Traditional scones

Scones are fabulous on their own on a sunny day with a pot of tea, or can brighten up the drearist day with ease, but they are, of course, an important component of Afternoon Tea whether sweet or savoury.

Scones are one of the easiest and quickest things to make, with a batch made from start to finish within about 20 minutes.

A proper scone should have a good height and be very soft and fluffy inside. Home-made ones will taste infinitely better than any scones that can be bought, which are often heavy and dry affairs, often going claggy in the mouth. They are at their very best eaten on the same day as being made.

Top tips:

(I) Don’t over-work the dough, otherwise they could become very heavy.

(II) To get the height, when rolling out the dough, go for a thicker dough rather than thinner (you are not baking bisuits!): at least 2cm thickness for larger scones will give the right depth in the baked scone. You will also get a natural horizontal crack across the centre of each scone, which allows you to tear it apart with minimal effort for adding clotted cream and jam.

This recipe:

This is a fairly standard recipe for scones but it works like a dream. I do like to add the grated zest of a lemon or orange to the mixture for a subtle flavouring, but this can be omitted. Simple pleasures!

If you want fruit scones, add about 80g dried fruit such as sultanas, currants, mixed peel or a mixture of these just before adding the milk. If using buttermilk you get an even lighter texture but whole milk gives excellent results.

Savoury scones are also lovely to bake and to eat; perfect served warm as a light snack.

Gluten-free scones

For gluten-free scones, simply replace the flour with a good quality gluten-free self-raising flour (and make sure the baking powder is also gluten-free).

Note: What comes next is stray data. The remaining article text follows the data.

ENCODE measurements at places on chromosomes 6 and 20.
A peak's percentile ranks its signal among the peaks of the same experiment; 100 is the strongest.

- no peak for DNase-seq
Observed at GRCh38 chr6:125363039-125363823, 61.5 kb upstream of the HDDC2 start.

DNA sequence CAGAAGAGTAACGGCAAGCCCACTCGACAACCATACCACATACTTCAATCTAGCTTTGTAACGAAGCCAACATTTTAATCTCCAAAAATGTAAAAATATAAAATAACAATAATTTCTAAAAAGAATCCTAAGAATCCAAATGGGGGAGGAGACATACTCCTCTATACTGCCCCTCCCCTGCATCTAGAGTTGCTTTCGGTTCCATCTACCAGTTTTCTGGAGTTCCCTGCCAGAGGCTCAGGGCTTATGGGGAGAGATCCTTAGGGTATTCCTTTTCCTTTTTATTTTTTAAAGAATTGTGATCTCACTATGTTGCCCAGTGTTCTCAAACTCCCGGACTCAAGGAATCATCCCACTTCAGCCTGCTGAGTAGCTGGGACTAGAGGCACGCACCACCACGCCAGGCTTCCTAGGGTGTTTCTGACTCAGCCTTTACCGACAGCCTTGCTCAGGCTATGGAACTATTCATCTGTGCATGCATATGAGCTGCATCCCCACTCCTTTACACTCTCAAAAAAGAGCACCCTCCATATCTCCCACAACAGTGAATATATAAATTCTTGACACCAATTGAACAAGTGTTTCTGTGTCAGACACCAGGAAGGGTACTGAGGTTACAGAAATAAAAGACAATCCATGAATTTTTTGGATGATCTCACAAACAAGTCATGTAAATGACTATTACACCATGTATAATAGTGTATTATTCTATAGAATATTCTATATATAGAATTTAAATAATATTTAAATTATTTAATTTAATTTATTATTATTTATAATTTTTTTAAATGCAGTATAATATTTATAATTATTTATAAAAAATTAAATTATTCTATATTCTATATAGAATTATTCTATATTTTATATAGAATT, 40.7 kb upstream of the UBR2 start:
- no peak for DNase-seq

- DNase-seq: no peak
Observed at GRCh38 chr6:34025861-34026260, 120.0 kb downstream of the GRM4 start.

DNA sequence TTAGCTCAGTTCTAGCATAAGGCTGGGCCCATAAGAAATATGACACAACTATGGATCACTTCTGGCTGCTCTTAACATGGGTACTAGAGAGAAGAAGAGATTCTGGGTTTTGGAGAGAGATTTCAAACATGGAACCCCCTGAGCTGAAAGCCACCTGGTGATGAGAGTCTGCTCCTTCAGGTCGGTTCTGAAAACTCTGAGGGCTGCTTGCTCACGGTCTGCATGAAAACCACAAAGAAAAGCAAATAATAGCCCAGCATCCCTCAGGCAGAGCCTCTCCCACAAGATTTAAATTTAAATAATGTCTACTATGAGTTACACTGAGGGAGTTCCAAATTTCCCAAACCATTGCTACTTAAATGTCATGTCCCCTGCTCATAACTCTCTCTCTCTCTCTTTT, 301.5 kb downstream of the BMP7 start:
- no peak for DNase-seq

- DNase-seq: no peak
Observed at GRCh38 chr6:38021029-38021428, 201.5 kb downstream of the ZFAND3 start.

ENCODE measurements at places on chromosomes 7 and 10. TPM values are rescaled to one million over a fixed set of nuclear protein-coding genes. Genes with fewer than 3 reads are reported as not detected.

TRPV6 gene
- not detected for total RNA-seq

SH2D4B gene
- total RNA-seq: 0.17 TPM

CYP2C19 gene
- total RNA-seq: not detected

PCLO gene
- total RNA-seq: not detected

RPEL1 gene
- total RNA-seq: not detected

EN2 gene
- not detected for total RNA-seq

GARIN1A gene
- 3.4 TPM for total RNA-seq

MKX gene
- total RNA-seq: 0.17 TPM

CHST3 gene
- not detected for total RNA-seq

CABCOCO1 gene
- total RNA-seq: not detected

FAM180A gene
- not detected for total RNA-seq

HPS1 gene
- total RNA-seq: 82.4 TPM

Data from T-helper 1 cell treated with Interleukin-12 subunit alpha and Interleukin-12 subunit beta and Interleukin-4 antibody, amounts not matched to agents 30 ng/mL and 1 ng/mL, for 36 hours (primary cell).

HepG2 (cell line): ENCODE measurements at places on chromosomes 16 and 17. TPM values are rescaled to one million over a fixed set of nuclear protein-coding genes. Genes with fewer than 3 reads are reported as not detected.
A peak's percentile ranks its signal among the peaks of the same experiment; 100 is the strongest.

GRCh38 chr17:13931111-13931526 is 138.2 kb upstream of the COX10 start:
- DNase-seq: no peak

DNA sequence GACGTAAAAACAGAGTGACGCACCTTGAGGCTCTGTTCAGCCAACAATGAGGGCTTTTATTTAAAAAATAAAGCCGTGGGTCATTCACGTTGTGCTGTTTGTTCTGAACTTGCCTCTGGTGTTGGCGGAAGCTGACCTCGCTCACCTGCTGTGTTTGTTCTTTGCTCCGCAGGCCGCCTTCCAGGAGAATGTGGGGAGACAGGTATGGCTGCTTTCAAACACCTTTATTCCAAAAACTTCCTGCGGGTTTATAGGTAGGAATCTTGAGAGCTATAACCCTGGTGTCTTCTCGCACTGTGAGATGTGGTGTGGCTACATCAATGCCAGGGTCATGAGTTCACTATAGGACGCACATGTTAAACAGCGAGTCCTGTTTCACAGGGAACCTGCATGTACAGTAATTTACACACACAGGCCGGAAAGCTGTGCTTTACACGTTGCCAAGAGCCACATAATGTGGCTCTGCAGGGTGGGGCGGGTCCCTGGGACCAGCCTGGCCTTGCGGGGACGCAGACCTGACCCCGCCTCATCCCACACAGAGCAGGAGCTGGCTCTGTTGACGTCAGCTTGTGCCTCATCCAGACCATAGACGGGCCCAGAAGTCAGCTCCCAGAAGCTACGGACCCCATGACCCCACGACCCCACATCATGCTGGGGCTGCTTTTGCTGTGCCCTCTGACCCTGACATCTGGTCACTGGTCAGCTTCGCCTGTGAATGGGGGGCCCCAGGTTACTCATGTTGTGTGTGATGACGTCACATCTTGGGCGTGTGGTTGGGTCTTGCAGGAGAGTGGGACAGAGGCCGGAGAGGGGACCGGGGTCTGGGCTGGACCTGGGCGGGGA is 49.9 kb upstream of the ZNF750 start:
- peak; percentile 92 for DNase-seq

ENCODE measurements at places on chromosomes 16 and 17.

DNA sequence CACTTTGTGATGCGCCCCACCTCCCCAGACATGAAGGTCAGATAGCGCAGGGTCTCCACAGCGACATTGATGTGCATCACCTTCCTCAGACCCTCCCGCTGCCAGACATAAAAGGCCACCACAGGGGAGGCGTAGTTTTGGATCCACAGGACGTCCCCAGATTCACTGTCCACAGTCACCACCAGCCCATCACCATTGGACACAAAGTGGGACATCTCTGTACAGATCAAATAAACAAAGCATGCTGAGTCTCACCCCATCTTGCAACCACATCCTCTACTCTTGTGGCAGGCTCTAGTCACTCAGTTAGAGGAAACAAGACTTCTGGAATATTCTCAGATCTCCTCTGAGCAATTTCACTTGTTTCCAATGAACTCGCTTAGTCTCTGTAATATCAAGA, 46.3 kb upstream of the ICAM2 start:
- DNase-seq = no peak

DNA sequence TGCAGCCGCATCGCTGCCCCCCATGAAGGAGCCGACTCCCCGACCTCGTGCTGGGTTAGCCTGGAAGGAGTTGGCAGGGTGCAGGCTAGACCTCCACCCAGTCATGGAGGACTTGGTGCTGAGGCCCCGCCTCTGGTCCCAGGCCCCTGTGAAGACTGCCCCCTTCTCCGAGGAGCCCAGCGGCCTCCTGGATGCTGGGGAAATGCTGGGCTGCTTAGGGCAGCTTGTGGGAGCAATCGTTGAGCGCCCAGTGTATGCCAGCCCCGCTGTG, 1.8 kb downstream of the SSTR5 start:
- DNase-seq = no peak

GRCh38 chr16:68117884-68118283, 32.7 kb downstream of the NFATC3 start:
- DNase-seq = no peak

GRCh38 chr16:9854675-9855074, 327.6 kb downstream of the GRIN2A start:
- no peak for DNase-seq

You might need to add a splash more milk: just enough so the dough holds it shape and is not too dry.

Recipe: scones – makes about twelve 6″ scones

  • 300g self-raising flour, plus more for dusting
  • a generous pinch of fine salt
  • 1 teaspoon baking powder
  • grated zest of a lemon
  • 60g unsalted butter, slightly softened
  • 45g caster sugar
  • 150-160ml full-fat milk 

To finish:

  • beaten egg, to glaze
  • jam and clotted cream, to serve

(1) Preheat the oven to 200C (fan) and put a baking tray lined with parchment in the oven while you make the scones.

(2) Sift the flour, salt and baking powder into a large bowl. Rub in the butter gently until it resembles fairly fine breadcrumbs. Stir in the sugar, the lemon zest and most of the milk, mixing it in with a knife until it comes together to a very soft dough. Add more milk if needed: you want it slightly on the wetter side than drier, but not too sticky.

(3) Very lightly shape to a flattened ball but don’t over-work the dough or the scones will be heavy. Roll out, or pat gently with your hands, to about 2cm thickness and cut out to whichever size you want. I tend to use a plain 6cm cutter, getting about 12 scones from this amount of ingredients: once you have cut out the first lot of scones you will need to re-roll the trimmings. Do this gently so as not to over-work the dough.

(4) Brush the tops with the egg, taking care not to let the egg run down the sides (which could prevent some of the rise you are looking for). Pop them onto the hot baking sheet and bake for 12-15 minutes until well risen and golden brown.

Author: Philip

Finalist on Britain’s Best Home Cook (BBC Television 2018). Published recipe writer with a love of growing fruit & veg, cooking, teaching and eating good food.

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